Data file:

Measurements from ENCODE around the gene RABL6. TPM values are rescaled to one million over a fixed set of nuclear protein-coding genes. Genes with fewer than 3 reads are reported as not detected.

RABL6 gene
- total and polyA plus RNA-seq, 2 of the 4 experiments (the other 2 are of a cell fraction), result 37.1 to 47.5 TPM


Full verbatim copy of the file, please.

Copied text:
Measurements from ENCODE around the gene RABL6. TPM values are rescaled to one million over a fixed set of nuclear protein-coding genes. Genes with fewer than 3 reads are reported as not detected.

RABL6 gene
- total and polyA plus RNA-seq, 2 of the 4 experiments (the other 2 are of a cell fraction), result 37.1 to 47.5 TPM